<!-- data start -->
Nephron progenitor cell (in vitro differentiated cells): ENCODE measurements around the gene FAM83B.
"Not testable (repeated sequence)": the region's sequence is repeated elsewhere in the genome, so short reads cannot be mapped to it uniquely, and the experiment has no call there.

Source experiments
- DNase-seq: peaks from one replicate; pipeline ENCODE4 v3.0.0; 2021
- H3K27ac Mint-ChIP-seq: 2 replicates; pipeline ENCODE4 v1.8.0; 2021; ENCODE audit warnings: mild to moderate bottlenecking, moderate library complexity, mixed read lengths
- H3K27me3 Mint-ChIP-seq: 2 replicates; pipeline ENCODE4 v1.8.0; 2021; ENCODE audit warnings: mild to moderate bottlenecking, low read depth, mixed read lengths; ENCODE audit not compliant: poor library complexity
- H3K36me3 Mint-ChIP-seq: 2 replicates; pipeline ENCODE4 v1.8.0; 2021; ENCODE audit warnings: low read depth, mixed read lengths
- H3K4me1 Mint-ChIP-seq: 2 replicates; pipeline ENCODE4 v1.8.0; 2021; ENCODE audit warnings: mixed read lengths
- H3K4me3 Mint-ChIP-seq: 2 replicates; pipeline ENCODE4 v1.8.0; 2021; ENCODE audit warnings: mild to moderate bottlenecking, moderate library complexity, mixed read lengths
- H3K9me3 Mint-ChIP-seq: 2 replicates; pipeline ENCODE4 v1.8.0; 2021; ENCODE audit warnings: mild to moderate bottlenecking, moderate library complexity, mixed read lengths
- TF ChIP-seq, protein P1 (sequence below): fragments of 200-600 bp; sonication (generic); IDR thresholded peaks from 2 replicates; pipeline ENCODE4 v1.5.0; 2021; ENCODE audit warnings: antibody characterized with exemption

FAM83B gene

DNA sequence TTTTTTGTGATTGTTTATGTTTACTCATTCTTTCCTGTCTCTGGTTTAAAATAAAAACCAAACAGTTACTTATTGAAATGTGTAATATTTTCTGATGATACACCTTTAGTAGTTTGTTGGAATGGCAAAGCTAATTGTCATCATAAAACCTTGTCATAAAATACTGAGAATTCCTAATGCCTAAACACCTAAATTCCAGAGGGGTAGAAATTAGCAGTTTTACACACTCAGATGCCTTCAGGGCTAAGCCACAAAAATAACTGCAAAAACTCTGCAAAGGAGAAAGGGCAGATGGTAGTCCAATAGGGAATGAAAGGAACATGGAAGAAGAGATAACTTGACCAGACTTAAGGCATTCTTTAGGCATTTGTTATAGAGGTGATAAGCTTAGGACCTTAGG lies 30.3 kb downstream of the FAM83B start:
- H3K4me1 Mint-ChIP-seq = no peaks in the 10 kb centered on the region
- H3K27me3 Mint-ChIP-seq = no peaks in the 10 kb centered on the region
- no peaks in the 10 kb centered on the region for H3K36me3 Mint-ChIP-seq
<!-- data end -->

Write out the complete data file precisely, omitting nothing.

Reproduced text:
Nephron progenitor cell (in vitro differentiated cells): ENCODE measurements around the gene FAM83B.
"Not testable (repeated sequence)": the region's sequence is repeated elsewhere in the genome, so short reads cannot be mapped to it uniquely, and the experiment has no call there.

Source experiments
- DNase-seq: peaks from one replicate; pipeline ENCODE4 v3.0.0; 2021
- H3K27ac Mint-ChIP-seq: 2 replicates; pipeline ENCODE4 v1.8.0; 2021; ENCODE audit warnings: mild to moderate bottlenecking, moderate library complexity, mixed read lengths
- H3K27me3 Mint-ChIP-seq: 2 replicates; pipeline ENCODE4 v1.8.0; 2021; ENCODE audit warnings: mild to moderate bottlenecking, low read depth, mixed read lengths; ENCODE audit not compliant: poor library complexity
- H3K36me3 Mint-ChIP-seq: 2 replicates; pipeline ENCODE4 v1.8.0; 2021; ENCODE audit warnings: low read depth, mixed read lengths
- H3K4me1 Mint-ChIP-seq: 2 replicates; pipeline ENCODE4 v1.8.0; 2021; ENCODE audit warnings: mixed read lengths
- H3K4me3 Mint-ChIP-seq: 2 replicates; pipeline ENCODE4 v1.8.0; 2021; ENCODE audit warnings: mild to moderate bottlenecking, moderate library complexity, mixed read lengths
- H3K9me3 Mint-ChIP-seq: 2 replicates; pipeline ENCODE4 v1.8.0; 2021; ENCODE audit warnings: mild to moderate bottlenecking, moderate library complexity, mixed read lengths
- TF ChIP-seq, protein P1 (sequence below): fragments of 200-600 bp; sonication (generic); IDR thresholded peaks from 2 replicates; pipeline ENCODE4 v1.5.0; 2021; ENCODE audit warnings: antibody characterized with exemption

FAM83B gene

DNA sequence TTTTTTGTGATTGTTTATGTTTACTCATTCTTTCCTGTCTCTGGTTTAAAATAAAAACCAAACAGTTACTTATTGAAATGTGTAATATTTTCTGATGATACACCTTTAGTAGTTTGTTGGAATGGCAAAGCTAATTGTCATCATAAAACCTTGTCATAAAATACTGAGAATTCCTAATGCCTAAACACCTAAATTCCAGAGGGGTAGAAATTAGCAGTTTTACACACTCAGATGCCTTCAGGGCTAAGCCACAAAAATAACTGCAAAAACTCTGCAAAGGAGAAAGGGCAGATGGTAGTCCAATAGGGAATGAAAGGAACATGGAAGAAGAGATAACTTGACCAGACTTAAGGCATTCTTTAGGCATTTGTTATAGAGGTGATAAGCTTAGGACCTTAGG lies 30.3 kb downstream of the FAM83B start:
- H3K4me1 Mint-ChIP-seq = no peaks in the 10 kb centered on the region
- H3K27me3 Mint-ChIP-seq = no peaks in the 10 kb centered on the region
- no peaks in the 10 kb centered on the region for H3K36me3 Mint-ChIP-seq